Amgen Inc. v. Amneal Pharms. LLC

Following a bench trial finding that two defendants did not infringe and one defendant infringed the patent-in-suit, the Federal Circuit modified the judgment so that one defendant did not infringe and two defendants infringed the patent-in-suit.

January 07, 2020

Robins Kaplan GENERICally Speaking: A Hatch-Waxman Litigation Bulletin

Case NameAmgen Inc. v. Amneal Pharms. LLC, 2018-2414, 2019-1086, 2020 U.S. App. LEXIS (Fed. Cir. Jan. 7, 2020) (Circuit Judges Newman, Lourie, and Taranto presiding; Opinion by Lourie, J.) (Appeal from D. Del., Goldberg, J.)

Drug Product and Patent(s)-in-Suit: Sensipar® (cinacalcet); U.S. Patent No. 9,375,405 (“the ’405 patent”)

Nature of the Case and Issue(s) Presented: Amgen’s drug product Sensipar® is a formulation of cinacalcet hydrochloride used to treat hyperparathyroidism and hypercalcemia. Amgen sued Amneal, Piramal, and Zydus after each filed ANDAs for generic versions of Sensipar. After a bench trial, the district court found that Amneal and Piramal did not infringe any claim of the ’405 patent but that Zydus did infringe the asserted claims. Amgen appealed, and Zydus cross appealed. The Federal Circuit vacated and remanded the district court’s finding of no infringement as to Amneal, affirmed the finding of no infringement as to Piramal, and affirmed the infringement finding as to Zydus.

Why Piramal Prevailed: The Federal Circuit affirmed the judgment of non-infringement in favor of Piramal. Piramal’s product contains a pregelatinized starch as a binder. Amgen argued that the doctrine of equivalents applied and that the cold-water soluble fraction of the starch is equivalent to povidone, listed in the representative claim’s binder Markush group. The district court found that Amgen was barred from asserting this argument by prosecution history estoppel because Amgen narrowed its claims by accepting the Examiner’s Amendment to revise its binder and disintegrant limitations into Markush group form. In doing so, the district court found that Amgen accepted the exclusion of binders different from those listed in the Markush groups. The Federal Circuit found that the district court properly applied prosecution history estoppel to bar Amgen’s claims against Piramal. Despite Amgen’s arguments to the contrary, the Federal Circuit held that Amgen had not overcome the presumption of estoppel, because the Markush limitations were added for reasons of patentability. Amgen had surrendered equivalent but unclaimed binders and disintegrants, the Federal Circuit found, so Piramal’s product did not infringe the ’405 patent.

Next, the Federal Circuit reversed and remanded the district court’s judgment of non-infringement in favor of Amneal. Claim 1 of the ’405 patent recites a pharmaceutical composition comprising cinacalcet plus a diluent, at least one binder, and at least one disintegrant each addressed by a separate Markush group. In a proposed pretrial order before the district court, Amgen argued that its Markush groups should be open to unrecited constituents. But the district court, relying on Multilayer Stretch Cling Film Holdings, Inc. v. Berry Plastics Corp., 831 F.3d 1350 (Fed. Cir. 2016) and Shire Dev., LLC v. Watson Pharms., Inc., 848 F.3d 981, 984 (Fed. Cir. 2017), followed the “very strong presumption” that Markush groups are closed to unrecited elements, and Amgen had not overcome that presumption. On appeal, Amgen challenged the district court’s construction of the binder and disintegrant Markush groups. Amgen argued that the “comprising” terminology in Claim 1 opened the claim to unlisted constituents, and the “consisting of” language is only applicable to the group from which “at least one” binder or disintegrant must be selected. The Federal Circuit agreed, finding that the district court’s reliance on Multilayer was too broad, and that the case did not stand for the limitation that all claims containing “consisting of” Markush group language are closed. The Federal Circuit held that the binders or disintegrants in the formulation in Claim 1 are not limited to the binders listed within the Markush groups. Thus, the district court’s finding that Amneal’s proposed products contained a recited disintegrant and an unrecited disintegrant, and therefore did not infringe the binder limitation of representative Claim 1, was reversed. The Federal Circuit also reversed the district court’s finding that Amneal did not infringe because it contained the binder Opadry Clear YS-1-7006 (“Opadry”), not the recited hydroxypropyl methylcellulose (“HPMC”). The Federal Circuit held that the presence of two additional polyethylene glycol components in Opadry along with HPMC did not mandate a judgment of non-infringement and remanded for further proceedings in light of the change in the construction.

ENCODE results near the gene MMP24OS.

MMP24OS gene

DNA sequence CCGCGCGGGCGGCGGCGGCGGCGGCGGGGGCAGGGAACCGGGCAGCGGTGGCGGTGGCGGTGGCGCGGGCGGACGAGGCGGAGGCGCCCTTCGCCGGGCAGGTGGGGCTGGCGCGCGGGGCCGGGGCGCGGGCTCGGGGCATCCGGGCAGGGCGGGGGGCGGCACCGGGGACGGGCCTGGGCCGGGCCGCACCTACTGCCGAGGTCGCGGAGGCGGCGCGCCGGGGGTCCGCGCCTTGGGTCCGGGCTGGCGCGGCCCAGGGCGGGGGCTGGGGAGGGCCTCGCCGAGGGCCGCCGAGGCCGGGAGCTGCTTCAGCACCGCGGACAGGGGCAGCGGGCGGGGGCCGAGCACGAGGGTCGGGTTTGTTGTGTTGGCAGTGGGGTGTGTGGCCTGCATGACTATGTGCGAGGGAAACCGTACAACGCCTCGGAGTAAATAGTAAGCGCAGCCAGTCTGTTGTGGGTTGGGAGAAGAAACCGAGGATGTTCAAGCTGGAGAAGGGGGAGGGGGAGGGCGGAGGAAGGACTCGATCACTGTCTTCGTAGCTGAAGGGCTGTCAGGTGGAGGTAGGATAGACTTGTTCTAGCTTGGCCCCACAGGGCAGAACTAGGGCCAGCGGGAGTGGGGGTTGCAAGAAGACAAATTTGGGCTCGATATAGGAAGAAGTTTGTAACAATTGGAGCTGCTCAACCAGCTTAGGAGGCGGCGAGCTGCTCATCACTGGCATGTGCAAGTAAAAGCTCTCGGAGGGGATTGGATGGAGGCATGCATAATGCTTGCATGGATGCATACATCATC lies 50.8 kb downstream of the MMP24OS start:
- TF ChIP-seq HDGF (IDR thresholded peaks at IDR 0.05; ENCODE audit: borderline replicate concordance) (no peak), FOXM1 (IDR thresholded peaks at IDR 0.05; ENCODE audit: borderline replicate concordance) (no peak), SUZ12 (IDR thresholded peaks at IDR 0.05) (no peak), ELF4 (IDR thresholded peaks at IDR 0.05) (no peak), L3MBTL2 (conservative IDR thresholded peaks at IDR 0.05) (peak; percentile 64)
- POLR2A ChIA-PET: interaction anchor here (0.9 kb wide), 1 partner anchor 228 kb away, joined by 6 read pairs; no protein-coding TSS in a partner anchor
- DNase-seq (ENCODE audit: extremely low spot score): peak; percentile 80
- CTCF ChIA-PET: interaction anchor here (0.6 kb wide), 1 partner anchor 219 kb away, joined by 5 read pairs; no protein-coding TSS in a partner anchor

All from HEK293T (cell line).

Finally, the Federal Circuit affirmed the judgment of infringement as against Zydus. Zydus’s ANDA product contains a pregelatinized starch that Zydus argued functions as a binder, while Amgen argued functions as a diluent. Claim 1 of the ’405 patent lists starch in the diluent Markush group. On appeal, Zydus argued that Amgen failed to prove that pregelatinized starch is a listed binder in Zydus’s product. Zydus also argued that it was improper for the district court to consider testimony from other defendants’ experts in evaluating Zydus’s products. The Federal Circuit found that the district court did not err in its fact finding for Zydus. According to the Federal Circuit, the district court identified problems in Amgen’s expert’s opinion on starch fractions but properly applied his opinion that the pregelatinized starch in Zydus’s product functions only as a diluent. Further, the Federal Circuit found that the district court did not improperly compare the accused products.

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